Could Milwaukee be the next tech hub for startups? Local entrepreneurs think so

Could Milwaukee be the next Silicon Valley? A lot of studies will lead you to believe there's not enough start-up activity or young talent in the city. But local entrepreneurs are describing unprecedented momentum here.

"We can make Milwaukee a technology center," said Larry Hitchcock, who left Wisconsin after college to work in Silicon Valley. "Previous national studies have consistently rated Milwaukee and Wisconsin as last in startup activity, but that's very far from my experience. I believe the growth here is occurring more rapidly than the numbers and pundits have really observed."

While visiting his family in Milwaukee last year, Hitchcock randomly attended a "Startup Milwaukee" event. "Startup Milwaukee" is a group that fosters support for entrepreneurs on their journey. For one week every October, there is "Startup Milwaukee Week" - which connects entrepreneurs to hundreds of events throughout the state of Wisconsin to network and build ideas. 

"The startup scene here is accelerating at a rate that is just amazing to see," Hitchcock said. 

That's why he decided to move back. Within the past year, he's created "Socialeads" which uses artificial intelligence software to pull information from social networking sites, to help businesses and sales teams.

"For example, we could aggregate all social media data of people talking about how they want a new car, or what specific kind of car they want, and give that to car dealerships," Hitchcock said. "The capability of machines to really dig through tremendous amounts of data is happening at a rate that's amazing. At a speed and inexpensive cost like never before."

Right now, "Socialeads" is solely focusing on general financial info people share, like when someone announces on social media that they're retiring or buying a home. That's because the startup got the attention and financial backing of Northwestern Mutual."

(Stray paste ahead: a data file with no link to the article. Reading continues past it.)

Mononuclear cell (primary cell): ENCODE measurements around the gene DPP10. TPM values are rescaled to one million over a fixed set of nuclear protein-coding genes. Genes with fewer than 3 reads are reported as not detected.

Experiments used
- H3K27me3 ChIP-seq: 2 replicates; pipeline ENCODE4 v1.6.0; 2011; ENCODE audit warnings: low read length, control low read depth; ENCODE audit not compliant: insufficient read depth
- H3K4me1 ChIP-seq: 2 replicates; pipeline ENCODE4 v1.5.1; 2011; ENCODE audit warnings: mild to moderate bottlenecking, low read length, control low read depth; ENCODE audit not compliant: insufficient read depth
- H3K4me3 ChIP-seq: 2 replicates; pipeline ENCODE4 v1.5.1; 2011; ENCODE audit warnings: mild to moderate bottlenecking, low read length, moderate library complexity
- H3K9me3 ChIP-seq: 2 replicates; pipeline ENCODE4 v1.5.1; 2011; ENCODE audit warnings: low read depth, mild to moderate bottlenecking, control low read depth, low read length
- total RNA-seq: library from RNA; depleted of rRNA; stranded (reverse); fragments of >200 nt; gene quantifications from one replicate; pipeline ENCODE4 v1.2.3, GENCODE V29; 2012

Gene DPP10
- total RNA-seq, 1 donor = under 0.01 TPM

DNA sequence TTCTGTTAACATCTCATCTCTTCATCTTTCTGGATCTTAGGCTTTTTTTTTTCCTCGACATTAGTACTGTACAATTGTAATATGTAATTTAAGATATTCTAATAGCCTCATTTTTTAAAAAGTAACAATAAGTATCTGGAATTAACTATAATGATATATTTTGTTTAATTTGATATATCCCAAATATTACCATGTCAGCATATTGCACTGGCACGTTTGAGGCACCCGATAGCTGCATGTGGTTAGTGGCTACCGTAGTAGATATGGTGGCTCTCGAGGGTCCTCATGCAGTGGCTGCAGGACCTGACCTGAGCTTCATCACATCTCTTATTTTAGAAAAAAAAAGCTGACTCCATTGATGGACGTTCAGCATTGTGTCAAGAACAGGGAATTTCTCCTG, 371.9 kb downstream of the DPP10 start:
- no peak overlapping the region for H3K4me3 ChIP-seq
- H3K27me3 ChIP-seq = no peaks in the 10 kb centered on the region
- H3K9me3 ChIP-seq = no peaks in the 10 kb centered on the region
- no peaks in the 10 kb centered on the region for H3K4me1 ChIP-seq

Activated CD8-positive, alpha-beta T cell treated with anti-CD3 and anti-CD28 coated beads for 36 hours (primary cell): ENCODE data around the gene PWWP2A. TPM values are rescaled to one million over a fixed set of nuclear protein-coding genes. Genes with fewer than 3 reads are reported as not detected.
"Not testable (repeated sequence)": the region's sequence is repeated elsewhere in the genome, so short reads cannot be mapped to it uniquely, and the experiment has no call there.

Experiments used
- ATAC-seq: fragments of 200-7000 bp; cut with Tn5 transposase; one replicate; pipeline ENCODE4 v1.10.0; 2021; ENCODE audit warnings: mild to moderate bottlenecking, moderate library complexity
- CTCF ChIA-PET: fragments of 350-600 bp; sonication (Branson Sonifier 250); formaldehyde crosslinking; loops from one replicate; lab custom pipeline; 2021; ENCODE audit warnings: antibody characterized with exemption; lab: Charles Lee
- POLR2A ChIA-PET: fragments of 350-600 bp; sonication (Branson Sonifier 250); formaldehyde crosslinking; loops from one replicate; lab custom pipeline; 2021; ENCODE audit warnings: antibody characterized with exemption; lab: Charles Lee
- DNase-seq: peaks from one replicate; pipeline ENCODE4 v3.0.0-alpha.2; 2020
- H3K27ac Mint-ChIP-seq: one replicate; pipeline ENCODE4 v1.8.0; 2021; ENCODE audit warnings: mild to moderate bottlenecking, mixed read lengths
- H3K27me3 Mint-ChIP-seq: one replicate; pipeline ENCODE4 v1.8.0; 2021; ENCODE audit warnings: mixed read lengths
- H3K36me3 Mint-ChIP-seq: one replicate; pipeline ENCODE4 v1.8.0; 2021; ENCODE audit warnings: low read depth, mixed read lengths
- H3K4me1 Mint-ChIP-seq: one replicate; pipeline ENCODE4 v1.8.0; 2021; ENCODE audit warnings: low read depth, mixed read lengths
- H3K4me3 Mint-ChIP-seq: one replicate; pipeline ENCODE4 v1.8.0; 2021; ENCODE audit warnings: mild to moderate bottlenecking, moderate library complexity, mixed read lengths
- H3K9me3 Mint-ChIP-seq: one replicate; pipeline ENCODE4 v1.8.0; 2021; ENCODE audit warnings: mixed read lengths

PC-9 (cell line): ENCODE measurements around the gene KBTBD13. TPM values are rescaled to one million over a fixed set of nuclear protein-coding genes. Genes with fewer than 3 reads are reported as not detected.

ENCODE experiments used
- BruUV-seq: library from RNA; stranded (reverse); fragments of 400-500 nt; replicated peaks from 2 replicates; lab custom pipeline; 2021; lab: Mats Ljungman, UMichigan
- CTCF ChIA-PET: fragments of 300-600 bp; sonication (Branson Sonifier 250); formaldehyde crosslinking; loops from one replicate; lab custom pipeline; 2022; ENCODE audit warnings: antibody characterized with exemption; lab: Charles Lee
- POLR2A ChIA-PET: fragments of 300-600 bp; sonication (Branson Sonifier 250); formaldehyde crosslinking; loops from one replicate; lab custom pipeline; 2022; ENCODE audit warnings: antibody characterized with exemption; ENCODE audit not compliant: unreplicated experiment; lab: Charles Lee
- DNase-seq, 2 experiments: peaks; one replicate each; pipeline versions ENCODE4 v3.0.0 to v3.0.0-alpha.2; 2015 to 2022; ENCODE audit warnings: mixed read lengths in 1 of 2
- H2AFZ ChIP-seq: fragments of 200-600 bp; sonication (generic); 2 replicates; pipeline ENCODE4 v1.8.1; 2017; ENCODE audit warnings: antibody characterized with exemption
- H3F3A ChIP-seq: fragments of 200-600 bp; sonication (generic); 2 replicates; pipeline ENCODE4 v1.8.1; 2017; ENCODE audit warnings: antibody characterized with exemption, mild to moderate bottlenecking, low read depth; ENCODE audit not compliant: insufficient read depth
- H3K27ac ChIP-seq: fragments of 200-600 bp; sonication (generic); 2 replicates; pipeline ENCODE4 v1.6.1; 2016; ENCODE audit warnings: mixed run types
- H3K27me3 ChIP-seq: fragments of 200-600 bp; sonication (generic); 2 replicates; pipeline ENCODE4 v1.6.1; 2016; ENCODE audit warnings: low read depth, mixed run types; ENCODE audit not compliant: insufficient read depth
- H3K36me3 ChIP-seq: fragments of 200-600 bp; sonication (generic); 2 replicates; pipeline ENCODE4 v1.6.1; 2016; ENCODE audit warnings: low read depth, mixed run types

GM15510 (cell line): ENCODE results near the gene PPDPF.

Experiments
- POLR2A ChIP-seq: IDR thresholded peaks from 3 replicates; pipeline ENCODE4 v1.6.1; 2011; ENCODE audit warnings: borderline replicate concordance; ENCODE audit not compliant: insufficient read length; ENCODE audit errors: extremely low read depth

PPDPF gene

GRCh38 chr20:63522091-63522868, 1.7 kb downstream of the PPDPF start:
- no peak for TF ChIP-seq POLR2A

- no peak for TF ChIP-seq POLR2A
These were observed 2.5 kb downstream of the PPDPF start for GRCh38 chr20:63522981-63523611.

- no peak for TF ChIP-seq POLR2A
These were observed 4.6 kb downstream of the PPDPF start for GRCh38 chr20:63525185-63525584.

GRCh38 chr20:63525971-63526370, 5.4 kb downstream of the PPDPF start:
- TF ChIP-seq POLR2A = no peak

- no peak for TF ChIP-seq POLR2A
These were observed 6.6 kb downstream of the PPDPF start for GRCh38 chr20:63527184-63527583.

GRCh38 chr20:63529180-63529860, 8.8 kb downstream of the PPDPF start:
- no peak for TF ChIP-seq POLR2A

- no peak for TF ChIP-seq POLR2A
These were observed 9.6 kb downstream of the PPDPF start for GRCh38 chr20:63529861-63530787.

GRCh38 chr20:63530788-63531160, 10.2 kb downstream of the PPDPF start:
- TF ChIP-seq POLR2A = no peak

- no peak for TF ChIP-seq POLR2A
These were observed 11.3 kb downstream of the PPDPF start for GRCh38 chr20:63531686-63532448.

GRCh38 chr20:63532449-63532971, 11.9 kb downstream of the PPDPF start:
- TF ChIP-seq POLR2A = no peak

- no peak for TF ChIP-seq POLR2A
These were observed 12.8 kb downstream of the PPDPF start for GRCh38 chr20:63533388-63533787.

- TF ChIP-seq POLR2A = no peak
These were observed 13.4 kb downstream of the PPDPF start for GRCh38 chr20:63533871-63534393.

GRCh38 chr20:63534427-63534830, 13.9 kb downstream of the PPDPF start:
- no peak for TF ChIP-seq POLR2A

"They saw the potential of what it could teach them about prospective clients, and they invested in us," Hitchcock said. "That makes all the difference. They recognized in their business, something as old as life insurance, that change and growth needed to happen. Innovation and technology is changing how a 160-year-old company does business. This applies to every industry."

That's why Northwestern Mutual created the state-of-the-art work space known as "Cream City Labs." Located within Northwestern Mutual's downtown tower, Cream City Labs is a place to cultivate innovation internally and among independent, outside start-ups. 

"What Northwestern Mutual, Aurora Health, Johnson Controls, and Foxconn are helping do, is secure a landing pad for young talent in our city," Hitchcock said. "They're investing in education programs and grants to build startup activity. It really helps for people who have an idea that they believe can be a viable product or service, and find a customer for. It's hard to get direct contact with big companies like that elsewhere."

Like Hitchcock, the founders of many local startups, work with local colleges and universities to help grow talent. 

"If we build-up a great talent base, we can make Milwaukee a technology hub." Hitchcock said. "More local/national groups are taking notice. Milwaukee is becoming appealing to a lot of young entrepreneurs from the west and east coasts because it's more affordable, and there are still a lot of things to do. It's more of an untapped market."

 A few of the biggest things pushing Milwaukee forward right now: 

  • Northwestern Mutual & Aurora Health Care each launching a $5 million venture fund to develop local talent.
  • Northwestern Mutual, Marquette and University of Wisconsin-Milwaukee are partnering for a $40 million Data Science Institute
  • The Milwaukee School of Engineering recently announced a $34 million grant to build a dedicated computer science facility focused on artificial intelligence, deep learning, cyber security, robotics, cloud computing, and other next-generation technologies. 
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